Carré on spying

John Sutherland

  • A Perfect Spy by John le Carré
    Hodder, 463 pp, £9.95, March 1986, ISBN 0 340 38784 X
  • The Novels of John le Carré by David Monaghan
    Blackwell, 207 pp, £12.50, September 1985, ISBN 0 631 14283 5
  • Taking sides: The Fiction of John le Carré by Tony Barley
    Open University, 175 pp, £20.00, March 1986, ISBN 0 335 15251 1
  • John le Carré by Peter Lewis
    Ungar, 228 pp, £10.95, August 1985, ISBN 0 8044 2243 5
  • A Servant’s Tale by Paula Fox
    Virago, 321 pp, £9.95, February 1986, ISBN 0 86068 702 3
  • A State of Independence by Caryl Phillips
    Faber, 158 pp, £8.95, February 1986, ISBN 0 571 13910 8

John le Carré has patiently established himself over the last twenty-five years as the discriminating reader’s favourite thriller writer. The BBC’s adaptations of the George Smiley trilogy in 1979 and 1982 made him almost overnight a popular author on the Ian Fleming scale, and it can have done no harm that the TV version of Tinker, Tailor, Soldier, Spy coincided with the Blunt scandal. Now, as a rite of academic canonisation, three critical monographs have been published which respectfully analyse his fiction.

Given the delays in book production, his academic commentators necessarily break off with The Little Drummer Girl (1983), a work which promised interesting transitions. With Smiley’s People (1980), le Carré had consciously ended a major phase of his writing career. As he put it in an interview with Melvyn Bragg in 1983, ‘by the end of the Smiley books I’d gone too far into a private world.’ The Smiley saga ends, it will be remembered, with Karla crossing no man’s land, betrayed into defection by love for his daughter. It is a life’s triumph for Smiley, whose jubilation is typically uncertain: ‘“George, you won,” said Guillam as they walked slowly towards the car. “Did I?” said Smiley. “Yes. Yes, well I suppose I did”.’

The Little Drummer Girl, and the fierce pro-Palestinism of le Carré’s subsequent 1982-83 articles in the Observer on Sharon’s invasion of the Lebanon, suggested he had become a more publicly engaged writer in his maturity (like Graham Greene). But ingenious le Carré watchers (specialists in their own kind of espionage) soon turned up interesting privacies. An article by Norman Moss in the Sunday Telegraph, for instance, disclosed that the little drummer girl Charlie was at least in part based on le Carré’s half-sister Charlotte Cornwell.

A Perfect Spy doubles back to unfold more of le Carré’s private world than any of his previous novels. It is the least political and most personal work the author has published. More particularly, this novel treats the father-son relationship with direct relevance to le Carré’s own past. In various interviews (notably one with Miriam Gross in February 1980) le Carré has divulged the major outline of his childhood, and has given some picture of his extraordinary parent Ronnie Cornwell. According to le Carré, Ronnie was ‘a Micawber character who always managed to spend twice as much as he earned – or twice as much as he obtained’. His wife soon deserted him, leaving the Cornwell sons in his dubious custody. On one terrible occasion Ronnie was sent to prison for fraud. Nonetheless, the family lived in the ‘style of millionaire paupers’, and care was taken to give the young David Cornwell the best of public school educations, and a thorough grounding in the codes of upper-class Englishness. The son of a crook, Cornwell was brought up a gent. By his own account, the young Cornwell, subjected to these strange contradictions, ‘became extremely secretive, and began to think that I was, so to speak, born into an occupied territory’. In this lost childhood the spy (or at least the man preoccupied with spying) was formed. And as with T.E. Lawrence, shameful paternity resurfaced in later life as an obsession with patriotism.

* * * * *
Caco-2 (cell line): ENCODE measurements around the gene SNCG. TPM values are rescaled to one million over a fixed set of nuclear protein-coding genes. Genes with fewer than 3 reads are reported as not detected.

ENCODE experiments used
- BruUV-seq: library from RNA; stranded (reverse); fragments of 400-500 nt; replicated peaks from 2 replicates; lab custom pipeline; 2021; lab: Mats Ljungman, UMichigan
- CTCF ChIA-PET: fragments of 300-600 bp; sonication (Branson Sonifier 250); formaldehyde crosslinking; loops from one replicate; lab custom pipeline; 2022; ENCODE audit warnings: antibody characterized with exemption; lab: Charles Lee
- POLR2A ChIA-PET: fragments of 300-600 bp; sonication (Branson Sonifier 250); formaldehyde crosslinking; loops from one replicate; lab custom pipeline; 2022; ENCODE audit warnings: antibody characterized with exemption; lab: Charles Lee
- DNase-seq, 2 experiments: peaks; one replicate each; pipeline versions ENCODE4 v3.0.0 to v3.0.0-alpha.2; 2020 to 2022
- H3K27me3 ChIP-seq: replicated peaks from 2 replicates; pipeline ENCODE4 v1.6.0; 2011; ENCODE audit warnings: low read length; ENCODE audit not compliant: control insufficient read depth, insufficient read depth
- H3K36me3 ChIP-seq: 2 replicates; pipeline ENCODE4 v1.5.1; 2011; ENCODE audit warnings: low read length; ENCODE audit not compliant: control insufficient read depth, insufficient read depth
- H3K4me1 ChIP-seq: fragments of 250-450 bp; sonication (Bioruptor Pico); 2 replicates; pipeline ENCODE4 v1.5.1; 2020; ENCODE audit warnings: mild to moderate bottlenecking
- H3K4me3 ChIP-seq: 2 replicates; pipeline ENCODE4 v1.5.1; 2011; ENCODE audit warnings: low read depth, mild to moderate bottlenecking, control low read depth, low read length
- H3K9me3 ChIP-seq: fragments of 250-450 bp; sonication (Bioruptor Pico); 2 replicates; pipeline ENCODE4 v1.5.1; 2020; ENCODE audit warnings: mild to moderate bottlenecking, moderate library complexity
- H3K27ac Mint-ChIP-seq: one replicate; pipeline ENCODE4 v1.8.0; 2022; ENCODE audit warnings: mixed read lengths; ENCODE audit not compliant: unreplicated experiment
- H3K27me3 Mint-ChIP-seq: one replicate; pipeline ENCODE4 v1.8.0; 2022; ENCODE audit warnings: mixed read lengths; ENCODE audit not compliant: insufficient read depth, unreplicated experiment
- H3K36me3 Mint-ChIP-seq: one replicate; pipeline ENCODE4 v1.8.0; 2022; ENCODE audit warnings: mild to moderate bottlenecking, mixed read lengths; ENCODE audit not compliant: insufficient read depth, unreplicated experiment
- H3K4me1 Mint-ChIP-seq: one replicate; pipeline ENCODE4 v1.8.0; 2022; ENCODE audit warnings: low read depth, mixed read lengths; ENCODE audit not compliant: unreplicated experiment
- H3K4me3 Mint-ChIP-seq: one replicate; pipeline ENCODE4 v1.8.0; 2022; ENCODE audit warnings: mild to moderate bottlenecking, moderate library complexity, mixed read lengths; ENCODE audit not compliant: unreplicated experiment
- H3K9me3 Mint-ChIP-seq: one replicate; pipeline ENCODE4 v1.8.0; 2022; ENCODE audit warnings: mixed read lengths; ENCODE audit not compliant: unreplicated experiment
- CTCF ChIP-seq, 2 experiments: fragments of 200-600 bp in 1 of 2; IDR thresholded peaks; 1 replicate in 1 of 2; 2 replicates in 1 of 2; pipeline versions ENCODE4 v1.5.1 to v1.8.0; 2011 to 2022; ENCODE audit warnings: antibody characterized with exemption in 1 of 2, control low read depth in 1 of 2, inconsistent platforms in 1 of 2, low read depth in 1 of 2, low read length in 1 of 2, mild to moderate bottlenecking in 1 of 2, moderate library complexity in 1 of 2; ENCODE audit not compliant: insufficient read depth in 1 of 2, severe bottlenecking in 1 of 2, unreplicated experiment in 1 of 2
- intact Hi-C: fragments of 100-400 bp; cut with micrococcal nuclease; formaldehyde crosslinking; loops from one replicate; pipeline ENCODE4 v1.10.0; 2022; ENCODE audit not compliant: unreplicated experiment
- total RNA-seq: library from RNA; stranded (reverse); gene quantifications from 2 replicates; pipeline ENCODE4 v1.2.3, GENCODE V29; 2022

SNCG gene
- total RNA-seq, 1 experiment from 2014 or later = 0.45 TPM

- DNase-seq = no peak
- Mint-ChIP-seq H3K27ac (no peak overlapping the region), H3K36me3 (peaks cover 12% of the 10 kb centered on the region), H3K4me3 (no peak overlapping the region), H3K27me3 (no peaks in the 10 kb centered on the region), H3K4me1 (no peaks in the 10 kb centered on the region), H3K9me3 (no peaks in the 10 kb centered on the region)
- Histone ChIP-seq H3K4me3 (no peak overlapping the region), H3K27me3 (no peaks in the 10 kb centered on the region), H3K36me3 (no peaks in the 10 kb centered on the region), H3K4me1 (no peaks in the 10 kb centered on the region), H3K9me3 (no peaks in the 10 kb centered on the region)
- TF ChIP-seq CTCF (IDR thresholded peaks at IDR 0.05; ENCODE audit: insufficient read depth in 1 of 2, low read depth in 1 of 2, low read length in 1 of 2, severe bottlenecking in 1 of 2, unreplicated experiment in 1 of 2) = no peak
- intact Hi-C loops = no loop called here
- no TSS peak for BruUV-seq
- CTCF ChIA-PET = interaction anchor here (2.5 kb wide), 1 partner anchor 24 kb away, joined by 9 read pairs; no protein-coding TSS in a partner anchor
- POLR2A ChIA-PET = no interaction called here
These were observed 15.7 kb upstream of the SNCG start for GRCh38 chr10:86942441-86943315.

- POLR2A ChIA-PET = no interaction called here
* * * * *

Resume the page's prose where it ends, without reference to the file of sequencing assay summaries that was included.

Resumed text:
A Perfect Spy is a long and tortuous suicide note put together in extremis by the hero, Magnus Pym. The Who’s Who entries of David John Moore Cornwell and Pym would match significantly. Both were born in 1931 and educated at a public school which they left early to study German in Berne. Both got firsts in modern languages at Oxford and went into the Foreign Office as a cover for intelligence work. It is at this point that fictional divergences take over. Cornwell (according to one published source) worked for MI6 in Germany, from 1960 to 64. Pym, we gather, is a senior spymaster, who has successfully operated a Czech network since the Fifties. This is the first layer of deception in his life. At a deeper level (where deception becomes treachery), Pym is a defector in place, a mole. At the deepest level (where treachery becomes loyalty to principles higher than country), Pym is a ‘good man’.

The full text of this book review is only available to subscribers of the London Review of Books.

You are not logged in